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The Impossible Road Trip: An Unforgettable Journey to Past and Present Roadside Attractions in All 50 States

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Filled with color photography, entertaining site descriptions and histories, and five unique infographic map illustrations, The Impossible Road Trip is your ultimate look back at America’s most famous—and quirkiest—roadside attractions, past and present. The great American road trip is back. With its advantages for your health, budget, and the environment, now is the time t Filled with color photography, entertaining site descriptions and histories, and five unique infographic map illustrations, The Impossible Road Trip is your ultimate look back at America’s most famous—and quirkiest—roadside attractions, past and present. The great American road trip is back. With its advantages for your health, budget, and the environment, now is the time to plan the road trip you have always dreamed of taking. Following in the great tradition of the mid-century golden age of car travel, join the new wave of road warriors with a targeted itinerary chosen from the 150 roadside attractions explored in this colorful guide. From famous to quirky and covering all 50 states, author Eric Dregni gives you an unprecedented look at the breadth of roadside attractions in the US, illustrated in part by the photography of architectural critic and photographer John Margolies (1940–2016). Specially commissioned infographic map illustrations capture the spirit of mid-century automobile travel. Each site depicted is accompanied by a lively and insightful history and color imagery. From autumnal New England to the gothic South, from the homey Midwest to the great expanses of the Desert Southwest, the dizzying heights of the Rocky Mountains, and the breathtaking Pacific Coast, The Impossible Road Trip encompasses it all: Neon-shrouded motels Mimetic architecture Tourist traps Roadside sculpture And much more You'll see sites both famous and esoteric, including the Cardiff Giant in Cooperstown, New York; the five-story Haines Shoe House in York, Pennsylvania; Solomon’s Castle in Florida; the world’s largest fish in Hayward, Wisconsin; one of several Paul Bunyan statues; Bob’s Big Boy in Burbank, California; and so many more. With The Impossible Road Trip in hand, set out to discover the nation’s oft-overlooked nooks and crannies.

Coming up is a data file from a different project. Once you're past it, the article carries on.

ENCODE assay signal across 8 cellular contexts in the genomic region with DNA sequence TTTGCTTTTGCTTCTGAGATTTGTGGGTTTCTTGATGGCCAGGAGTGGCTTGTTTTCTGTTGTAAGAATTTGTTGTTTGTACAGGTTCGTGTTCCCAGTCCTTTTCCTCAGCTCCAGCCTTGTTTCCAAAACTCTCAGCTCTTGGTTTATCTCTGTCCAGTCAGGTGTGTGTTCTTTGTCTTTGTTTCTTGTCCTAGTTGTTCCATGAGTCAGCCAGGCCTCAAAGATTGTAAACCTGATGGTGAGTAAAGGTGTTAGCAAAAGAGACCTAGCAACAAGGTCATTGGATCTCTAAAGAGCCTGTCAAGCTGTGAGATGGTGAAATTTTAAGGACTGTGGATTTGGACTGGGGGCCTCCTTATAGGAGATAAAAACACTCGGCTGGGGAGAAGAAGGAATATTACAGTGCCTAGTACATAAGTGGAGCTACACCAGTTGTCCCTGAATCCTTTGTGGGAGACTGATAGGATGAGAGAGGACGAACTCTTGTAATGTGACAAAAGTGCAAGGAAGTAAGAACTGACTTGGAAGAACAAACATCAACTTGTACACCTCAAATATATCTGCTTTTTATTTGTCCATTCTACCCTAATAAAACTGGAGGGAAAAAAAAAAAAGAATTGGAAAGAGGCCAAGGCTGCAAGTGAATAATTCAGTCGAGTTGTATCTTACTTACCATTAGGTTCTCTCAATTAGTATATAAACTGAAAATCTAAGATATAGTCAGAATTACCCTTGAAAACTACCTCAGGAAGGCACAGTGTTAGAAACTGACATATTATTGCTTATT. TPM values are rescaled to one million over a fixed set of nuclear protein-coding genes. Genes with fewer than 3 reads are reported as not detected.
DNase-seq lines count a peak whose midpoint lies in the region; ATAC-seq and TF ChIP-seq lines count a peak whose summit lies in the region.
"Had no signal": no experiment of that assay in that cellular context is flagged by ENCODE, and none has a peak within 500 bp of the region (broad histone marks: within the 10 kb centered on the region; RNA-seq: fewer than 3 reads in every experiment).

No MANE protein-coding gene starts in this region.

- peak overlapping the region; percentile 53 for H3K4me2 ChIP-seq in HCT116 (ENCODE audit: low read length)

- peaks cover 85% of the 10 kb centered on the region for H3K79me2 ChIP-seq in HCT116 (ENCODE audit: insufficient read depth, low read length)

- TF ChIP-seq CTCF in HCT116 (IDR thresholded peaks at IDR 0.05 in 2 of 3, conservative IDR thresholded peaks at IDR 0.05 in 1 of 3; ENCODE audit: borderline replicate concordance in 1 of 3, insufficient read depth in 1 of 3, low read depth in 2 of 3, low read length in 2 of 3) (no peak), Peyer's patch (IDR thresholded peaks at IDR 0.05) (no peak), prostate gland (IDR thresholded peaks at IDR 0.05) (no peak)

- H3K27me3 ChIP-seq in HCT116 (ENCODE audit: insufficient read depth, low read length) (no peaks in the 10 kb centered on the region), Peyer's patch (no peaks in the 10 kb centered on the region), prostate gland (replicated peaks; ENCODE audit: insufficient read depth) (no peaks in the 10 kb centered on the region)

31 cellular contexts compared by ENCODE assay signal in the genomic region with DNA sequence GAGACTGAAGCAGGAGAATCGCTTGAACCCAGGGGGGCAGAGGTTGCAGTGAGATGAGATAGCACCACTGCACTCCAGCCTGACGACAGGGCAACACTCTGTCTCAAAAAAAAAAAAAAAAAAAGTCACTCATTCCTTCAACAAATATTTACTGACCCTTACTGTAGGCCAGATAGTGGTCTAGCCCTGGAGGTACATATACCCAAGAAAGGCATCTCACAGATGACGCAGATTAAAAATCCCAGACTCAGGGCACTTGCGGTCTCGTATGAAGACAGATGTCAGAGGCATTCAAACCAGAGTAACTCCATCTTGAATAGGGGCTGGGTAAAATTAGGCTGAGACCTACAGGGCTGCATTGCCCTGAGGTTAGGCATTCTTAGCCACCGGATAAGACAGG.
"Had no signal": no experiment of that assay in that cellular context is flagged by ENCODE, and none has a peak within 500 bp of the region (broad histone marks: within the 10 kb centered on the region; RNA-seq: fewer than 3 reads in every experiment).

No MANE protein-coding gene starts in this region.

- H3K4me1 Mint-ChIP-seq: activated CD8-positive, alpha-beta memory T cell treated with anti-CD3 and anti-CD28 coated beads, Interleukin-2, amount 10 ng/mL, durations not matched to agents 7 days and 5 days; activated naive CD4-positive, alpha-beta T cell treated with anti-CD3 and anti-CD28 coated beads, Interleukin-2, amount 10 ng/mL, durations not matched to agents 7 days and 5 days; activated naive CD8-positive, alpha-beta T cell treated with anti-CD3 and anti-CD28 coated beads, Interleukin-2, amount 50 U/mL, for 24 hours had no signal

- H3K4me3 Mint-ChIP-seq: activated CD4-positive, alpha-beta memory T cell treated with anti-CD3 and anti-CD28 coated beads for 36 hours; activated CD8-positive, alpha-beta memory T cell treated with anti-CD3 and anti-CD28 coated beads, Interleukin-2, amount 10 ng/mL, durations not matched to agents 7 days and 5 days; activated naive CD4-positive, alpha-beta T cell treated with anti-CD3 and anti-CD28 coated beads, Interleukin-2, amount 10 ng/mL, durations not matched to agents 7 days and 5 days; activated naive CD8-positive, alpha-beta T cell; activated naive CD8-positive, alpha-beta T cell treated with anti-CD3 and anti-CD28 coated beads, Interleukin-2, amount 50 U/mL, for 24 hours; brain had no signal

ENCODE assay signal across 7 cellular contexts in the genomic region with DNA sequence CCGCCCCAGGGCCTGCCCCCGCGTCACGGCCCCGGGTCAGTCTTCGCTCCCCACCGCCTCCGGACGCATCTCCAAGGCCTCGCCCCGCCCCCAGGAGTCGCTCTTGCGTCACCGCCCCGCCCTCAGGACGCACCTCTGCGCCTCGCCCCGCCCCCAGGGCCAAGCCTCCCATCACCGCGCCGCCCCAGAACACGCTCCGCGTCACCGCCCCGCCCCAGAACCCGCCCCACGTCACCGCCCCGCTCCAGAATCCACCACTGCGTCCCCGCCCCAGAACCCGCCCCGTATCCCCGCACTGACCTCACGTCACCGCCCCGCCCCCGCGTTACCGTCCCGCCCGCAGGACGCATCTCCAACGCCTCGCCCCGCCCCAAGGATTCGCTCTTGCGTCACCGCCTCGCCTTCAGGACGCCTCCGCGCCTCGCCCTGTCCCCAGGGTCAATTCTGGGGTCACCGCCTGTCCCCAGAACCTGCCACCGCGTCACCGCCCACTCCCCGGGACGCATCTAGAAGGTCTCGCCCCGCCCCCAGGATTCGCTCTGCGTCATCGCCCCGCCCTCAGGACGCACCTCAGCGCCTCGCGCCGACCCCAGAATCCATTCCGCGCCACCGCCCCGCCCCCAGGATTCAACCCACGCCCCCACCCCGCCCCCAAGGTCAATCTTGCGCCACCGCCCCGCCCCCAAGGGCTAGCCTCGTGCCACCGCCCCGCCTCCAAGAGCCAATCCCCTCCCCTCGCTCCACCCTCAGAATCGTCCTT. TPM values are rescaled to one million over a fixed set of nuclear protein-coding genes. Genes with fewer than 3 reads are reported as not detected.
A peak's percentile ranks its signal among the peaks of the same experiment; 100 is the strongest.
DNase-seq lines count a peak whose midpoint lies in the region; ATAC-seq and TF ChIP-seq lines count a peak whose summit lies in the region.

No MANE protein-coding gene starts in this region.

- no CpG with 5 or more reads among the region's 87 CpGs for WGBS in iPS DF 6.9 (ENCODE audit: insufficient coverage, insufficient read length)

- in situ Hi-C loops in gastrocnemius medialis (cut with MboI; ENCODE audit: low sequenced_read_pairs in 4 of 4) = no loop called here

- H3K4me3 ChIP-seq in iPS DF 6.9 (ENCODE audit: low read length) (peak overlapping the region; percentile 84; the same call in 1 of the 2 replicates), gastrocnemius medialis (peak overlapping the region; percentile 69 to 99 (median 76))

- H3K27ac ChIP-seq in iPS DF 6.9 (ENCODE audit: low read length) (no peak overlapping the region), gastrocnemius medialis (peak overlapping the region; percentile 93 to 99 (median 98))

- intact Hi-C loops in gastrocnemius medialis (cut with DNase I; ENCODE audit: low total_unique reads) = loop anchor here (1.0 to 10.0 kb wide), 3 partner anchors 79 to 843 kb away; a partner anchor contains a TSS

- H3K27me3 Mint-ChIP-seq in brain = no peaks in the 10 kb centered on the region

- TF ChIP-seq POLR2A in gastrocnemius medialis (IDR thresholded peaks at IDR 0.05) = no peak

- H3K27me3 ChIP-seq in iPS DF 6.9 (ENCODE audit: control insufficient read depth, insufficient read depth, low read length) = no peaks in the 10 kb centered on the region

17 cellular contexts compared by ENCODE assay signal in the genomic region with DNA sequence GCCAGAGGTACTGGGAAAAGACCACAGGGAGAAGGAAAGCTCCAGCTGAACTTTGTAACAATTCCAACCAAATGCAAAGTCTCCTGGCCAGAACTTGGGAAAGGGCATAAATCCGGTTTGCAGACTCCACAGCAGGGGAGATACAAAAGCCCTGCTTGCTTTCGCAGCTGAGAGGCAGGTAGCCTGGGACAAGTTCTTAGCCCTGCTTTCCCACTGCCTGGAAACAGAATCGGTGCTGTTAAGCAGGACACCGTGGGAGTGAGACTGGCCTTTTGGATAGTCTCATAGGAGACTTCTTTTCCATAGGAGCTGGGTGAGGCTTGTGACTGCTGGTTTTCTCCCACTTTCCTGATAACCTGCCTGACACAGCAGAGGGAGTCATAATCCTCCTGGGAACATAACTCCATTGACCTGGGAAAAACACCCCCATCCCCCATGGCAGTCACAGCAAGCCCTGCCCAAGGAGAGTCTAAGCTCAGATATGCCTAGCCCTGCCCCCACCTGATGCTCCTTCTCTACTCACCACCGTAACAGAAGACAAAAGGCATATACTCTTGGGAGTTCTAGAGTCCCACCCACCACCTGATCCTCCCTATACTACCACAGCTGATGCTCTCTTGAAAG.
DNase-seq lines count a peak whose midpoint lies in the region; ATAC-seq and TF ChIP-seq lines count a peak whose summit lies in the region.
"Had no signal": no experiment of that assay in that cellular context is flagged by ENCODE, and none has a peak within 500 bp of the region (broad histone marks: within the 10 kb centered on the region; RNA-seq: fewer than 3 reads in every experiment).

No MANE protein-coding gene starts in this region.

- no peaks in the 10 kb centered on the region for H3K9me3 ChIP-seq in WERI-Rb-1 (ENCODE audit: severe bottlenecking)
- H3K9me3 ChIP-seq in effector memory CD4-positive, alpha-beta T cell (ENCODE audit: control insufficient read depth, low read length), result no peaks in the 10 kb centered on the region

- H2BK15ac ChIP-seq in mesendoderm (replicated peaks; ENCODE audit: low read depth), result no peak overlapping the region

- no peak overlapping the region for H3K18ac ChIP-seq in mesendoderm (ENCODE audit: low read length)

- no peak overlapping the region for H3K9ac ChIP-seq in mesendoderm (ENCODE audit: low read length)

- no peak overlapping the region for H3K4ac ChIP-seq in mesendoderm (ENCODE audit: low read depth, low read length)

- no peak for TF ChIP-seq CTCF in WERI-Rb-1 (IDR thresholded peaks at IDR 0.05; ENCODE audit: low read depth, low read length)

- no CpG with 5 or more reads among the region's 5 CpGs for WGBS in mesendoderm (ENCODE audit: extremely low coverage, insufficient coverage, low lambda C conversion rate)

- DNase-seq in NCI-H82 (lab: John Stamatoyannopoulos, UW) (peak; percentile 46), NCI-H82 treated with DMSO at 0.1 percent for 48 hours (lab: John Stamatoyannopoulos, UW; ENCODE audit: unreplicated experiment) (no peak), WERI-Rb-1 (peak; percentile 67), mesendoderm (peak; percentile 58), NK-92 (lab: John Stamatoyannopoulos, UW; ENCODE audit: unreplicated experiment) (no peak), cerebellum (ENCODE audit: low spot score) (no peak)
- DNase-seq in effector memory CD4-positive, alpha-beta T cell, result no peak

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Filled with color photography, entertaining site descriptions and histories, and five unique infographic map illustrations, The Impossible Road Trip is your ultimate look back at America’s most famous—and quirkiest—roadside attractions, past and present. The great American road trip is back. With its advantages for your health, budget, and the environment, now is the time t Filled with color photography, entertaining site descriptions and histories, and five unique infographic map illustrations, The Impossible Road Trip is your ultimate look back at America’s most famous—and quirkiest—roadside attractions, past and present. The great American road trip is back. With its advantages for your health, budget, and the environment, now is the time to plan the road trip you have always dreamed of taking. Following in the great tradition of the mid-century golden age of car travel, join the new wave of road warriors with a targeted itinerary chosen from the 150 roadside attractions explored in this colorful guide. From famous to quirky and covering all 50 states, author Eric Dregni gives you an unprecedented look at the breadth of roadside attractions in the US, illustrated in part by the photography of architectural critic and photographer John Margolies (1940–2016). Specially commissioned infographic map illustrations capture the spirit of mid-century automobile travel. Each site depicted is accompanied by a lively and insightful history and color imagery. From autumnal New England to the gothic South, from the homey Midwest to the great expanses of the Desert Southwest, the dizzying heights of the Rocky Mountains, and the breathtaking Pacific Coast, The Impossible Road Trip encompasses it all: Neon-shrouded motels Mimetic architecture Tourist traps Roadside sculpture And much more You'll see sites both famous and esoteric, including the Cardiff Giant in Cooperstown, New York; the five-story Haines Shoe House in York, Pennsylvania; Solomon’s Castle in Florida; the world’s largest fish in Hayward, Wisconsin; one of several Paul Bunyan statues; Bob’s Big Boy in Burbank, California; and so many more. With The Impossible Road Trip in hand, set out to discover the nation’s oft-overlooked nooks and crannies.